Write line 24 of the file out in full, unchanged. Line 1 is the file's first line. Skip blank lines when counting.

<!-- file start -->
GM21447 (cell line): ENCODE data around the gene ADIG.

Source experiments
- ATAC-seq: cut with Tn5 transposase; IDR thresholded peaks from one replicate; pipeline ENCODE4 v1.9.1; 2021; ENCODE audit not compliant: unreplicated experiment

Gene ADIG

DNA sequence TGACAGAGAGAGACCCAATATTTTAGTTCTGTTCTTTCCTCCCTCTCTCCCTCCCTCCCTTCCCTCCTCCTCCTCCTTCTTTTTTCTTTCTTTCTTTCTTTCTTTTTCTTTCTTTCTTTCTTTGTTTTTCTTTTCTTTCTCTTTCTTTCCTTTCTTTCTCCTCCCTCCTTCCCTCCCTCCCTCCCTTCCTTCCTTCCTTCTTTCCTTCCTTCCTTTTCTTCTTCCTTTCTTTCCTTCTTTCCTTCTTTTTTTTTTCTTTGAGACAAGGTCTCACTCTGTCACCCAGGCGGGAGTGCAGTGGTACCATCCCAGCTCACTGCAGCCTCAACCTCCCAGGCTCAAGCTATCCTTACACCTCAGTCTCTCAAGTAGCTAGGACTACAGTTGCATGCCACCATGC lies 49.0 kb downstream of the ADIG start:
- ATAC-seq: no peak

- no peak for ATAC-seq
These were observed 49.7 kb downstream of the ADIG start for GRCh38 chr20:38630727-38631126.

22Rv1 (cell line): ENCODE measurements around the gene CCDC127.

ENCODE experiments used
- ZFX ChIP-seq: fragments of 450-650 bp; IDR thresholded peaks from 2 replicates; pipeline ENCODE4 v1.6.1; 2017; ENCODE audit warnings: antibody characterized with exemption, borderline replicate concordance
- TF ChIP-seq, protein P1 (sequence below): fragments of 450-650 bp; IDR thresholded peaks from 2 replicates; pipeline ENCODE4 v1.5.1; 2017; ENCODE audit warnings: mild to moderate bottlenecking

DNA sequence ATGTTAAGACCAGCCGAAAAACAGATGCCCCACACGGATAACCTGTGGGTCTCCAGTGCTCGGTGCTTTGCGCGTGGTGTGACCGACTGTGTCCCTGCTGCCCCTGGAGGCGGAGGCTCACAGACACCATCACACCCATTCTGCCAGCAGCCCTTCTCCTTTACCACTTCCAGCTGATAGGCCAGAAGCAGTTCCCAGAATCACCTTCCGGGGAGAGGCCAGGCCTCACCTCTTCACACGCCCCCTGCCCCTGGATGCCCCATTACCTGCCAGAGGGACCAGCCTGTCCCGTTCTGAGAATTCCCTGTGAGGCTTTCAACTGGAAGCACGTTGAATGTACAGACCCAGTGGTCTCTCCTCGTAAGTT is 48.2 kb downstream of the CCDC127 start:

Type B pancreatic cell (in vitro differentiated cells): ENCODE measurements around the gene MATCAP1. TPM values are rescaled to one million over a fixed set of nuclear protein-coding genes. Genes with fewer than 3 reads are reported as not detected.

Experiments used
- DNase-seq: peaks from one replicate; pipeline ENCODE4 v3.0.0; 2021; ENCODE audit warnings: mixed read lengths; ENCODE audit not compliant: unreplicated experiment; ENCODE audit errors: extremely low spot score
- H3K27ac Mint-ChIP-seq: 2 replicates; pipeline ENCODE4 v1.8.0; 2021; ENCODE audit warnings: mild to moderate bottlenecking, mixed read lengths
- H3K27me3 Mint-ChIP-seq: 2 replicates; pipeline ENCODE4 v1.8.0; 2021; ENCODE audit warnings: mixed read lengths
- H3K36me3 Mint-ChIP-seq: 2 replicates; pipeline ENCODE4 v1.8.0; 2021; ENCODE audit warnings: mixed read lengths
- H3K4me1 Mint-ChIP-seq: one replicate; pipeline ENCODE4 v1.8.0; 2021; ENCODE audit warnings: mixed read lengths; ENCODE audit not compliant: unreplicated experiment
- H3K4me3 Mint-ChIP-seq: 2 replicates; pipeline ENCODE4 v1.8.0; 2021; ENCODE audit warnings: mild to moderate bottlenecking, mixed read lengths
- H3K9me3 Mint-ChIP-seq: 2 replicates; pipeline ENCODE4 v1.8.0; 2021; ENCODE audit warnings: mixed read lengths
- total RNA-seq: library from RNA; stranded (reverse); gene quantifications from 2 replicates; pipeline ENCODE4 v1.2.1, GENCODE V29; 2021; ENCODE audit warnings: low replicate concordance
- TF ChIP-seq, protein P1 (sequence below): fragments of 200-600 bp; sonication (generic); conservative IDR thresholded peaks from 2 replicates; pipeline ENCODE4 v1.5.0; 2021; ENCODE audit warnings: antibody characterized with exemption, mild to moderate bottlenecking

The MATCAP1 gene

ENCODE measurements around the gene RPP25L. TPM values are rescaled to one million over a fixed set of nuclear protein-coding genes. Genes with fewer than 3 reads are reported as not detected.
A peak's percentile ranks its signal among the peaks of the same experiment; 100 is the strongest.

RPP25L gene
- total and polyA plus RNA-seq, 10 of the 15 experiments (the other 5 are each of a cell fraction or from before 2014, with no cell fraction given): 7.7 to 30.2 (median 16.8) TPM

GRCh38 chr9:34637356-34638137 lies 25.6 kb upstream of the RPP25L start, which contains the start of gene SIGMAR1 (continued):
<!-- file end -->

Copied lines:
- TF ChIP-seq, protein P1 (sequence below): fragments of 200-600 bp; sonication (generic); conservative IDR thresholded peaks from 2 replicates; pipeline ENCODE4 v1.5.0; 2021; ENCODE audit warnings: antibody characterized with exemption, mild to moderate bottlenecking